Australian Aircraft Detected Possible Fifth Signal
    2014-04-11 14:26:02         Web Editor: Mao

An Australian aircraft has detected what may be a fifth signal coming from the locator beacons of the missing Malaysian Airlines jetliner.

The finding adds to hope that searchers will soon deploy a submarine to confirm if the signals are connected to the missing plane.

CRI's Yu Yang has more.


Australian air force AP-3C Orion aircraft detected the signal in the area where an Australian vessel picked up pings earlier this week.

Authorities say the acoustic data shows potential of being from a man-made source.

The data is now under analysis.

If confirmed, the signal can further narrow the hunt for the missing jetliner, which vanished early in March while flying from Kuala Lumpur to Beijing with 239 people aboard.

Thursday's search was confined to just under 58,000 square kilometers in the southern Indian Ocean.

Narrowing the search area is crucial before an unmanned submarine can be sent to create a sonar map of a potential debris field on the seabed.

William O'Halloran is the Director of Marine Operations at Bluefin Robotics, which manufactured the submarine.

"One of the great things about it is that it can work at the extreme operational environment, at the great depths that we're expected to have to survey. And that allows us to put the vehicle down, map the area and return objects of interest."

O'Halloran says since the sub moves slowly, it will take six-to-eight weeks to canvass the current underwater search zone, which is a 1,300 square kilometer patch on the ocean floor.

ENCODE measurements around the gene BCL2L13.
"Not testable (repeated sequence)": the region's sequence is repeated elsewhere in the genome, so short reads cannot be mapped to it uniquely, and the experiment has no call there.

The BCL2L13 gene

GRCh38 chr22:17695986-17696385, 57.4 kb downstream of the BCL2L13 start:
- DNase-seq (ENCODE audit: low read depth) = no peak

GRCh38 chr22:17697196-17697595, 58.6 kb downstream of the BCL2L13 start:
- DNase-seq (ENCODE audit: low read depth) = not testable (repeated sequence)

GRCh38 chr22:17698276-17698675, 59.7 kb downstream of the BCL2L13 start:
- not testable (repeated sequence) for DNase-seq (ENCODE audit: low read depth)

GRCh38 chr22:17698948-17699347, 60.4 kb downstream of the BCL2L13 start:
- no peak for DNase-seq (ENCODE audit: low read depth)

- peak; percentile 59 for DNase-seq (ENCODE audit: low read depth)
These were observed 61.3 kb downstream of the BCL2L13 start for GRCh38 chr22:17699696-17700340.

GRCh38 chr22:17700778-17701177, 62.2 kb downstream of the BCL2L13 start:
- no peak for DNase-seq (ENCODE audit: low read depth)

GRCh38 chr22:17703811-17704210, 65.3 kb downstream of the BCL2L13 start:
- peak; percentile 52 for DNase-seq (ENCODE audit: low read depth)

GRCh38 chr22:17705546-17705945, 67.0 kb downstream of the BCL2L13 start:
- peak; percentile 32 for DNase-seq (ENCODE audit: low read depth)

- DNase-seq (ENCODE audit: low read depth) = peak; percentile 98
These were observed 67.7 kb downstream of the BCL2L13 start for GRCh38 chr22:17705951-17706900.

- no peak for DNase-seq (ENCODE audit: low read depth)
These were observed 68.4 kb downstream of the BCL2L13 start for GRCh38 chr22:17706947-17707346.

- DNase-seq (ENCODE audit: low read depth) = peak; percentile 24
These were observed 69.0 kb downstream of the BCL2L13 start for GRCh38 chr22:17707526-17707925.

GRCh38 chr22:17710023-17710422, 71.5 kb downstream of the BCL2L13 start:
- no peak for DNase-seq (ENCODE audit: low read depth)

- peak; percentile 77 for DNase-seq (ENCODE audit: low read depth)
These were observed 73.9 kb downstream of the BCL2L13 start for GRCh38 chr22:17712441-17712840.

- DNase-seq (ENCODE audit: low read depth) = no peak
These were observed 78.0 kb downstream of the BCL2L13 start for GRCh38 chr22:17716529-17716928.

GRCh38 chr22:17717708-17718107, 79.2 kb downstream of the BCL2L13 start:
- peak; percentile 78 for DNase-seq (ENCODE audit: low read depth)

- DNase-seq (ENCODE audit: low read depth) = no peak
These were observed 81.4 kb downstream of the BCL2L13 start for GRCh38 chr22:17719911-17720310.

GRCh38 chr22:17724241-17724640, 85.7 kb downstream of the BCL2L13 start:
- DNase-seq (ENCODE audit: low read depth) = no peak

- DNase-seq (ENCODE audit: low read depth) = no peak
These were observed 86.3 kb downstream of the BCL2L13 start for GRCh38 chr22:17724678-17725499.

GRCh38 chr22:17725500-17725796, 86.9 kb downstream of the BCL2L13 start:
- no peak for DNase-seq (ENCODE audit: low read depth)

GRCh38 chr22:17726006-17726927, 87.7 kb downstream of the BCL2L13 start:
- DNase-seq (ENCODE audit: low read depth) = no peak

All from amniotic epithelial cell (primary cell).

The Australia air force has been dropping sonar buoys to maximize the sound-detectors operating in the search zone.

Up to 14 planes and 13 ships have been assigned to assist in Thursday's search.

The Chinese Foreign Ministry says China will spare no efforts in the search as it is now a critical stage to locate the black boxes.

Nine Chinese vessels have joined the search.

Meanwhile, as the investigation of the flight crew continues, it is reported that the flight's captain was the last person on the jet to speak to air-traffic controllers.

Previously, media reports suggested the final words had been spoken by the co-pilot.

It is said that there is nothing unusual about the captain's voice and there were no third-party voices.

For CRI, I am Yu Yang.


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The Beijing Hour updated 20:00 2014/05/23

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